Being Proactive in Helping Aging Parent

Vicky Pitner   -  

Often times an aging parent is unlikely to let his/her children know if they are in need of help at home. As well, parents may become unaware of their own need for assistance. Children of aging parents have a great responsibility to be involved as their parent’s needs change with advancing age. Below are some tips to help identify needs and plan for changes.

  • Become part of your parent’s healthcare team and attend as many appointments with them as you are able. If unable to attend due to location or work situations, then opt to send a reliable family member or friend whom your loved one will be familiar with and comfortable with. This way you can receive accurate health information and stay updated.
  • Watch for any demonstrating changes in behavior that are out of their norm. Signs such as forgetting the names of familiar people or objects, using repetitive speech, and difficulty performing familiar tasks could be signs of cognitive impairment.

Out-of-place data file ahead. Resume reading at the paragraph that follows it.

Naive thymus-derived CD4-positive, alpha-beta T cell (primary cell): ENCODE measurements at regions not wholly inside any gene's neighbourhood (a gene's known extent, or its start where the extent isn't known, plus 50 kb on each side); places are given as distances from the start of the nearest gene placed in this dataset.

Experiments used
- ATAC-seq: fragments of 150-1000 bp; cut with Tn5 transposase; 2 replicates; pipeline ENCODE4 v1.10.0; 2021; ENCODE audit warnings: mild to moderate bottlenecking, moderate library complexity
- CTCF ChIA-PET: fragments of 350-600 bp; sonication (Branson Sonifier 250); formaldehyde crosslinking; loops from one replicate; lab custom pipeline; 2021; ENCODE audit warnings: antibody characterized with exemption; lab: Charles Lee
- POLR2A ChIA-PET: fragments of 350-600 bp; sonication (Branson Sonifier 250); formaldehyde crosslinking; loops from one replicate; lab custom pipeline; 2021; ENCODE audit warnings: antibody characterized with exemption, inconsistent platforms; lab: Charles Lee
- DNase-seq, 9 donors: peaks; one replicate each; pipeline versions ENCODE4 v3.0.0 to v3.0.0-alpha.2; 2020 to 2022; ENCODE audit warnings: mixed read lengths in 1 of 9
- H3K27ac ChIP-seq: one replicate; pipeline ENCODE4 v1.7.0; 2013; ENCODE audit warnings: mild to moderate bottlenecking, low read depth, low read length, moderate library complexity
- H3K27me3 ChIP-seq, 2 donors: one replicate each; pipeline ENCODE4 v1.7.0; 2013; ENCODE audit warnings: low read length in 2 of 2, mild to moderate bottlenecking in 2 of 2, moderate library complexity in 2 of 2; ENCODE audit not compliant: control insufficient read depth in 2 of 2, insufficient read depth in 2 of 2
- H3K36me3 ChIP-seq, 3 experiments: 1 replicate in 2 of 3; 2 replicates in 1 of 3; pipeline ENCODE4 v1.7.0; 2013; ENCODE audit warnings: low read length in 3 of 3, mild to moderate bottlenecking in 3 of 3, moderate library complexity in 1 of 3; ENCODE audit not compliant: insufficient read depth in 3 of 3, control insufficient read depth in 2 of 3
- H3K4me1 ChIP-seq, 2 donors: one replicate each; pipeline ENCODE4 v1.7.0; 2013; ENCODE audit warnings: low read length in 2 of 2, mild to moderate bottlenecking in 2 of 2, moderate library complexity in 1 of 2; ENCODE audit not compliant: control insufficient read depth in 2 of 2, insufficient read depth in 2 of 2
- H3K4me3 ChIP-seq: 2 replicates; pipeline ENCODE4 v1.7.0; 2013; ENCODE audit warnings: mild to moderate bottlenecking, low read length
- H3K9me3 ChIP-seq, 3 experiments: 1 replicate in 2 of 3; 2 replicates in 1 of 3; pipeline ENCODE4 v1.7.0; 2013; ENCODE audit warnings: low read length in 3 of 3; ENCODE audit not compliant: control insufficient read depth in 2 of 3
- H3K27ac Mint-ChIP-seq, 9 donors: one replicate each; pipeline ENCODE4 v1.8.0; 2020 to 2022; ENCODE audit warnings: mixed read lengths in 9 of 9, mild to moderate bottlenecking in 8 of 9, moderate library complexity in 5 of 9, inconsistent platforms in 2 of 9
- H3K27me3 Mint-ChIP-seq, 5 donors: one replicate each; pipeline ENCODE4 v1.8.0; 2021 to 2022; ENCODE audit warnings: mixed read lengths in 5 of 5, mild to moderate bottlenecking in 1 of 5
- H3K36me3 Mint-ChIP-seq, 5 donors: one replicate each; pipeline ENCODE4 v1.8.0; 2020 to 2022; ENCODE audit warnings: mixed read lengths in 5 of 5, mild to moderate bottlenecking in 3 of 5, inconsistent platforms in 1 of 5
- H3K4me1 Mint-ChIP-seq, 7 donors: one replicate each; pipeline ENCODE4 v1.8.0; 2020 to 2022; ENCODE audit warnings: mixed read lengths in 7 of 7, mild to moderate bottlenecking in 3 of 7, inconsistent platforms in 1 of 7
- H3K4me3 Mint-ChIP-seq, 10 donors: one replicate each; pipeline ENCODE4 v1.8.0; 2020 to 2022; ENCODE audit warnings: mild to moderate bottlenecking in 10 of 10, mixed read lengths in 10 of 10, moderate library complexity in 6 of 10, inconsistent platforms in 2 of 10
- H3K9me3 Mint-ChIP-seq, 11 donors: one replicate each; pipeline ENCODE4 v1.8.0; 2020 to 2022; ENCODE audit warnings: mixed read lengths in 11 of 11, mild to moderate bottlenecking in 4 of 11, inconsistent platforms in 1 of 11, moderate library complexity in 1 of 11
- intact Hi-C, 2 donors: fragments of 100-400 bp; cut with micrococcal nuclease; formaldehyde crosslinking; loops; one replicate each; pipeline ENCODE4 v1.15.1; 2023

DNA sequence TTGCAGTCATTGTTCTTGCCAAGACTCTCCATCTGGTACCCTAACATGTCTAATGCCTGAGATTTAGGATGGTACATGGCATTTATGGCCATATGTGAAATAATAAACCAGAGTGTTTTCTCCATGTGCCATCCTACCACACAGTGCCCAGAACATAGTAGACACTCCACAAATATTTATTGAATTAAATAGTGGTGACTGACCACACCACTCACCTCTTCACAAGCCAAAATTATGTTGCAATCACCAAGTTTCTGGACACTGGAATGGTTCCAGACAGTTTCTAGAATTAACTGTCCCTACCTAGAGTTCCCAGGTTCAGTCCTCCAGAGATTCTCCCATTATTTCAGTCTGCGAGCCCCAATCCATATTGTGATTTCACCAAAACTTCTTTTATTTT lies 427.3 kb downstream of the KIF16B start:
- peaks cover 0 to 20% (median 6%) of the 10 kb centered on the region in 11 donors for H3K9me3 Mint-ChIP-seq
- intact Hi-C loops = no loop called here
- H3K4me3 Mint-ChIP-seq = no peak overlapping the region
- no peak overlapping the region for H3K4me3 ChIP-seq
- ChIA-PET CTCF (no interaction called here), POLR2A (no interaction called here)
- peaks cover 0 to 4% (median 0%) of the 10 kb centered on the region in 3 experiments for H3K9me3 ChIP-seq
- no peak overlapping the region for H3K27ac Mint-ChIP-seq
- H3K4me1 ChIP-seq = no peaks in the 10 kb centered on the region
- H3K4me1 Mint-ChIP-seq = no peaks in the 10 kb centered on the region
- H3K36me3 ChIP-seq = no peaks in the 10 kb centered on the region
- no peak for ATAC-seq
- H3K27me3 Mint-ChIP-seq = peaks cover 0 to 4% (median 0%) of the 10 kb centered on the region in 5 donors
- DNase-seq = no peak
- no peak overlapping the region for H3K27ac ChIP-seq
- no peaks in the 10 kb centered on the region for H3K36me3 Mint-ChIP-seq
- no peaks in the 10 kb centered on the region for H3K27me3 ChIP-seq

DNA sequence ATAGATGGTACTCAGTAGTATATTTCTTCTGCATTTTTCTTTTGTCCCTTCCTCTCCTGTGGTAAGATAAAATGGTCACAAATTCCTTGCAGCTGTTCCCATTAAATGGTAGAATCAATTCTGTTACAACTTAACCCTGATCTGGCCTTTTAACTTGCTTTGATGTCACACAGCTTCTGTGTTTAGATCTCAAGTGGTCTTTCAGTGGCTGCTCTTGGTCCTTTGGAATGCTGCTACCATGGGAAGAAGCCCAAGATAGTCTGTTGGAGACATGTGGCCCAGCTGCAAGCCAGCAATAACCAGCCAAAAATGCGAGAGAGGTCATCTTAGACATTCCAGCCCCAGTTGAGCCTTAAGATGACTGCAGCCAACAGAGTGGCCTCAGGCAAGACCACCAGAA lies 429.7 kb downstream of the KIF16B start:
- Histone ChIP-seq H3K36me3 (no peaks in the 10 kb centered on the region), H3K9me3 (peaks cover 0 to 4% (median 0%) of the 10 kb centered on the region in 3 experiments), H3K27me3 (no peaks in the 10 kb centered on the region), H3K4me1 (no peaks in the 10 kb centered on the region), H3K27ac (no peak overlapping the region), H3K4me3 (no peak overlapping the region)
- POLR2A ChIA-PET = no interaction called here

• Sensing a decreased mood, lack of motivation, and/or increased agitation may be signs that your loved one may be experiencing depression
  • Frequent communication is key. While some families live great distances apart, phone and face time calls and having local loved ones do regular in-person check-ins is a great way to stay in touch. By maintaining frequent and consistent communication any changes or declines will be easier to spot if they occur.
  • When aging parents experience falls with no traumatic results, they can sweep it under the rug as just being “clumsy.” However, falls are a serious matter that needs to be addressed with a healthcare provider. Have your parent assessed to see if physical and/or occupational therapy would be required. Encouraging your parent to maintain strength and safety may prevent falls.
  • Be sure to involve the aging parent in the decision-making process. It is important to maintain your parent’s sense of independence and integrity by allowing them to help identify their growing needs and be a part of creating solutions.

If you, a friend or family member living with memory loss would be interested in learning more about our Memory Ministry, Memory Cafe or our Virtual Family and Friends Support Group on Tuesday evenings, please contact Vicky Pitner at